Job strain linked to higher risk of premature death in men, finds study

Doctors found that men with diabetes, heart disease, or who had previously suffered a stroke, were 68% more likely to die over the course of the study if they had demanding jobs with little control over their workload

Job strain linked to higher risk of premature death in men, finds study
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Recently published research in The Lancet, has found that, having a demanding job and little control over it is associated with an increased risk of premature death in men with coronary heart disease, stroke, or diabetes. This is one of the first large scale study; done with sample size of 1lakh people and recommends stress management to avoid cardiometabolic disease.

The observational study that was done on 1 lakh people from Finland, France, Sweden, and the UK for almost 14 years was published last week in The Lancet Diabetes and Endocrinology journal. While there was association between any kind of work stress and premature death in men, it was not found in women.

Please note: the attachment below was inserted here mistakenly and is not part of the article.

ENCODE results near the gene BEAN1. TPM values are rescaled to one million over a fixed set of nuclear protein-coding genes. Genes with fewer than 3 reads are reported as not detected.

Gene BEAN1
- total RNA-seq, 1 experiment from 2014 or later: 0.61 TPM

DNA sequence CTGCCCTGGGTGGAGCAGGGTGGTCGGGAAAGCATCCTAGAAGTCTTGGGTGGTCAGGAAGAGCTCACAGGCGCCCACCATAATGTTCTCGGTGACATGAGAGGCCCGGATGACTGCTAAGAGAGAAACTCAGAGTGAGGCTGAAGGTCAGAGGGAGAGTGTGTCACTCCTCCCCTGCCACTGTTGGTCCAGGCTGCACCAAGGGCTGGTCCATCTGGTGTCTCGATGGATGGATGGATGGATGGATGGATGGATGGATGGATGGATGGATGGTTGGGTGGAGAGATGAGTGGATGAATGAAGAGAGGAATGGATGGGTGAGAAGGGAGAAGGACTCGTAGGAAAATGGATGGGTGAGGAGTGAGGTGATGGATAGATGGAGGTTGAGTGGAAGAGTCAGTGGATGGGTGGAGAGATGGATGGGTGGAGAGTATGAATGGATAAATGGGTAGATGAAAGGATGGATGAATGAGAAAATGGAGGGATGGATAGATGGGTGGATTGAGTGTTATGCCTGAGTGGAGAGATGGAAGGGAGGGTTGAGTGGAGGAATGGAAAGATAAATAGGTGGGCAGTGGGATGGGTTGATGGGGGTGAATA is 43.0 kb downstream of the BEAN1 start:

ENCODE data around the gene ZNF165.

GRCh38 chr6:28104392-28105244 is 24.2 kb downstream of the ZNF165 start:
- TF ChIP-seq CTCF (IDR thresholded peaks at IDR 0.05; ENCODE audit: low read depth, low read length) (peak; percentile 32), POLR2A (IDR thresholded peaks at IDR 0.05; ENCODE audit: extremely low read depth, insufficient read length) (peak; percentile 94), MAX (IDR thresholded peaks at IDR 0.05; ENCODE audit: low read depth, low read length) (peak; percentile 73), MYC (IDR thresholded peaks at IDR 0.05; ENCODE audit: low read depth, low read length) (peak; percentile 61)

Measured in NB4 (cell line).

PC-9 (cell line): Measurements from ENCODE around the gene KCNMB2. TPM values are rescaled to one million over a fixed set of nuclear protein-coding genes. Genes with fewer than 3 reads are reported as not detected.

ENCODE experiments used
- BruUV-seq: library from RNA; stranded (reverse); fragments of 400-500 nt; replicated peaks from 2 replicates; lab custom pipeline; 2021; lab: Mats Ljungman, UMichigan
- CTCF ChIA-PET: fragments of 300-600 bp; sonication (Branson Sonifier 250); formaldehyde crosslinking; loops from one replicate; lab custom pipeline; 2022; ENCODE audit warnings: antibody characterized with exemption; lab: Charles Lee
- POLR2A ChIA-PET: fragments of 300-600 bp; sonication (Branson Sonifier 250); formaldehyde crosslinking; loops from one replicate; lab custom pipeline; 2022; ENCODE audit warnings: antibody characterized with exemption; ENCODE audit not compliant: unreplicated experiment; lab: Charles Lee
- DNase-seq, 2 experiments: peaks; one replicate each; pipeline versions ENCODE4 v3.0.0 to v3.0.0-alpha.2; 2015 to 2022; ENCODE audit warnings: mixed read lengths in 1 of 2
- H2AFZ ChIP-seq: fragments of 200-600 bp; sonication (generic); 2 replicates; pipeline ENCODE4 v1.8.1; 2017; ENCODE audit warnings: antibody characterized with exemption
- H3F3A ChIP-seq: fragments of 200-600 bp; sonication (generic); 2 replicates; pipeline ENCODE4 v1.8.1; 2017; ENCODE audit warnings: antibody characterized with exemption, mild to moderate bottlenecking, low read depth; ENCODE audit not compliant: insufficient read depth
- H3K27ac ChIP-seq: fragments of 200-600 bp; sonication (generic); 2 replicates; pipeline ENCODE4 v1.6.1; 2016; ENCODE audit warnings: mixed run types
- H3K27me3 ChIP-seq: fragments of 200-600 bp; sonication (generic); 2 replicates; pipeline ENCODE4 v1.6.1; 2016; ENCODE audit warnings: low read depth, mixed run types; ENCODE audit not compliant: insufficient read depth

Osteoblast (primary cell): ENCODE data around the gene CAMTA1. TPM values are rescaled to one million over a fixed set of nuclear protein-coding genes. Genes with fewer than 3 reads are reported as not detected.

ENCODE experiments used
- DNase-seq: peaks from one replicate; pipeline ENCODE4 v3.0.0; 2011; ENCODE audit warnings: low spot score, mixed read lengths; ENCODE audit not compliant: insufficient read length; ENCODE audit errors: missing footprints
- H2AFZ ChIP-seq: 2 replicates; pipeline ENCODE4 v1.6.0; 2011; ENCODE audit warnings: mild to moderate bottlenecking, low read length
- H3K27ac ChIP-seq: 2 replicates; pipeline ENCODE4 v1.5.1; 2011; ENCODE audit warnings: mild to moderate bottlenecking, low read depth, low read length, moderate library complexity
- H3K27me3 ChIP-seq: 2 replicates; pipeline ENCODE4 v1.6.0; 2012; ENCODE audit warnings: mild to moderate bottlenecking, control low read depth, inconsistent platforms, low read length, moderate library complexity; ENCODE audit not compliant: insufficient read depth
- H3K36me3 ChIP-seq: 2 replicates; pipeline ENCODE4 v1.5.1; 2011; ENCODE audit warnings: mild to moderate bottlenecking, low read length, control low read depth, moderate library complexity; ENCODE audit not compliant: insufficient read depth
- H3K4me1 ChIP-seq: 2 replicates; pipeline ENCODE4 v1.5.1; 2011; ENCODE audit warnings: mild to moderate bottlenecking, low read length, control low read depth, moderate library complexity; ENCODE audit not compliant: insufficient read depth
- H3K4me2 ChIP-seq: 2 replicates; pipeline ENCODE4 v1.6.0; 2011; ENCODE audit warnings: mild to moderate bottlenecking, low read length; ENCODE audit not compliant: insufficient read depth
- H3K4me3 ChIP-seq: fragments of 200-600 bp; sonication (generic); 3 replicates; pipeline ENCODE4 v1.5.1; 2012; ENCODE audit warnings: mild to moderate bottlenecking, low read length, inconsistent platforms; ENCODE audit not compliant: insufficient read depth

Women with or without cardiometabolic disease, showed no association between work stress and premature death in the study. For those men who already had cardiometabolic diseases, the risk of premature death because of work stress was higher than for men without cardiometabolic disease.

The findings give evidence for there being a link between job strain and risk of premature death in men with cardiometabolic diseases, such as coronary heart disease, stroke, and diabetes.

The study suggests that controlling blood pressure and cholesterol levels is not enough, but things like stress management should be given priority.

“Indians are also going through a lot of work stress. There are jobs where working hours and demands of job are way too higher than an employee can take. In some jobs, employees are not rewarded enough and this leads to stress. We see many patients, especially those who are working in service sector, coming to us with psychological issues caused due to their profession,” said Dr Kaustubh Joag, Psychiatrist at Ruby Hall Clinic, Pune.

 “For cardiometabolic diseases, people normally associate factors like lifestyle, high blood pressure, high cholesterol, smoking, obesity, physical inactivity, and high alcohol consumption, as the cause. But, work stress is also an important cause behind cardiometabolic disease. Things like job redesign, reducing working hours should be tried,” said, Dr Syed Pasha, head of emergency department, Jehangir Hospital, Pune.

Also related: High-stress job could be putting your heart at risk, suggest study